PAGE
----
McLaren explains aggressive 2022 F1 development plan

Daniel Ricciardo in a McLaren MCL35M

McLaren is heading into the 2022 Formula 1 season with an aggressive upgrade programme for its all-new car.

That will see a change in how the team manages the production of spares for the MCL36 as it looks to free resources to push its development.

Financial regulations introduced last year have forced leading teams to tighten their belts, and re-evaluate the way they operate to remain under the $140 million cap, down from $145 million last year.

“You must tune the levers which will deliver an outcome,” explained Piers Thynne, McLaren’s operations director.

“Some of that is ensuring operationally and technically we understand what things cost.”

Internally, the squad has worked to better understand the total cost of production of any new design.

Where previously it would commit to production early, a more collaborative process during the design phase has freed up machine capacity and saved on expensive raw materials.

“The other lever we can pull is making production as lean is it can be,” Thynne added.

“We’re manufacturing fewer [spare] parts. That, again, is a cultural shift, but it will allow greater flexibility to consider upgrades.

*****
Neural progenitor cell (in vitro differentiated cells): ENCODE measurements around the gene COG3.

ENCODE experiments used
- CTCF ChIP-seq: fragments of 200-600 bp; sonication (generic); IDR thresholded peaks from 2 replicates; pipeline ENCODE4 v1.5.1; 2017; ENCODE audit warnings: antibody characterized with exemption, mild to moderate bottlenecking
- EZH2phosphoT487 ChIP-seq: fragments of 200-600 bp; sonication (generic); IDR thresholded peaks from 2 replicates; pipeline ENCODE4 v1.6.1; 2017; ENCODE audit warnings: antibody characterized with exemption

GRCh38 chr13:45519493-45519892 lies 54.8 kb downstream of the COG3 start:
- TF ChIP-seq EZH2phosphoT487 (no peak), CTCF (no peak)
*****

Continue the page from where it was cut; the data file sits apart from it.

“It’s a difficult trade to make but we will have smaller quantities of parts available for the ’36 than we had for the ’35M, to have room in the budget to deliver more performance.

“We’re not going to ever have too few parts to run the cars, we’ll always protect that, but where in the past we would have made five or six parts, we’re dropping to five; where it was four or five, we’re dropping to four.

“Where there are multiple set-up options of a part to fit, we’re considering rationing how those choices are made, collaborating with the race engineers to make sure we’re providing the choices they will want to use, rather than the choices they might want to use – because every pound counts and we’ve got to make sure we’re spending wisely.”

Combined, that will see McLaren head to the Bahrain Grand Prix in March with an upgrade package already on the car.

“We know performance at race one is critical, and we’ll be delivering an upgrade package to that event – but we expect much more to follow,” Thynne said.

“One of the reasons we’re being lean on stock is that we know we want to evolve the car.

“There are no prizes for having six floors and six front wings at the first race.

“We’ll be taking some subtly different approaches this year to make sure production capacity is available and can respond to aerodynamic evolution. That will be key to success this year.”

Bahrain hosts the opening round of the 2022 season on March 18-20, following six days of testing starting from February 23 in Spain.

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